Congratulations! If you actually have a trust or will, that separates you from about 74% of Americans who do not. Your thinking ahead, and that is good.
However, most estate planning documents need to be taken out of the box, dusted off and reviewed once in a while. Life is full of changes. These changes affect not only your life, but what you may want to have happen to your property at your death.
We all know that having a Last Will is one way to make certain that your wishes regarding the distribution of your assets are followed. Once you have everything in place, you can breathe easy, right?
Well, maybe not! Here are some common mistakes people make in wills. These mistakes are more common than you might think. Even esteemed Chief Justice Warren Burger made a mistake. When he died in 1995, he failed to provide for estate taxes and to include a grant of powers to his executors in his self-written will costing his estate thousands of dollars.
I recently read an article by David Hiersekorn, J.D. about on-line trusts. He notes at the end of his article that “You only get to use an estate plan once. If you screw it up, you’ll never know, but your family will.”
Okay, so I am an estate planning attorney, so I may be a bit biased. You are also probably thinking that since I am an attorney I like to make lots of money and so I want you to come to me so that I can charge you a lot more instead of letting you do things online for yourself. That is a bit cynical, but I thought it best to acknowledge it. Let me say this up front. I take pride in my work and try to charge a reasonable fee based upon the time I spend on a job, as well as my training, education and experience.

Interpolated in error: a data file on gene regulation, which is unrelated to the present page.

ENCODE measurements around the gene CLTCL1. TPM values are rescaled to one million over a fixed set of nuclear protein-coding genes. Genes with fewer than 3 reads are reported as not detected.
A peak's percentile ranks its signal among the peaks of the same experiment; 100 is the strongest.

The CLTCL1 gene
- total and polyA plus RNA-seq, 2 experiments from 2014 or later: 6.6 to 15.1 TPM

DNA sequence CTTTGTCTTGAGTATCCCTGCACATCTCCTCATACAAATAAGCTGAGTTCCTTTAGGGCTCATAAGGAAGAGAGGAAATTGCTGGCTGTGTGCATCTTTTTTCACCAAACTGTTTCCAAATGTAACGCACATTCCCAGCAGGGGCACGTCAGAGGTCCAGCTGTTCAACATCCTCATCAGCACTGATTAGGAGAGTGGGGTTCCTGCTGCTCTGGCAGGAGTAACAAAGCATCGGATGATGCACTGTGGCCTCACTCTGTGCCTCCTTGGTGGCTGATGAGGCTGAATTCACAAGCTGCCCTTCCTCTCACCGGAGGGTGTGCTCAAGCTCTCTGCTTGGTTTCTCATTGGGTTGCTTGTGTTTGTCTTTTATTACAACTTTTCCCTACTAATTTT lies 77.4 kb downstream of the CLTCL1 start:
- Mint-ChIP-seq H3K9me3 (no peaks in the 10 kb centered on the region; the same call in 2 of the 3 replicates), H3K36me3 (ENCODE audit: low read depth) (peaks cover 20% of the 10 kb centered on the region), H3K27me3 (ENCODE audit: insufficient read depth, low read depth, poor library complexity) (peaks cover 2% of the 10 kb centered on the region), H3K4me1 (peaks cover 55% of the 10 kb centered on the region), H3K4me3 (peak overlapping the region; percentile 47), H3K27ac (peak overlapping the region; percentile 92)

This article will discuss a routine auto accident, but many of these principles apply to other kinds of accidents as well. I’m going to avoid the obvious things like staying calm, first aid, etc., and get to the things many people don’t think about.
Get names, addresses, phone numbers and driver’s license numbers of anyone who is involved in the incident or who may have witnessed it. If they have a vehicle, note its make and model and license number. All of these things will help find those responsible or who may help us determine what happened. Don’t assume they are telling you the truth, look at a license or other ID if you can (even witnesses). You can say, “Why don’t I just take a picture of your ID instead of writing all this down?”
Yes, you do. You are up against trained professionals, and you are going to need help.
As my dad used to say, “if everyone were honest, I wouldn’t need to lock my car”. I’m not saying all claims adjusters try to cheat you. But I am saying that they are trained professionals whose duty is to protect their companies’ interests, not yours. Its not just that you can’t tell from a ten minute phone conversation which ones are honest; my advice is don’t trust any of them. Remember, its their job to get the claim settled and pay you as little as possible to do so. Need convincing? Just ask one of them to commit, in writing, to paying your medical bills and leave the other claims open to settle later.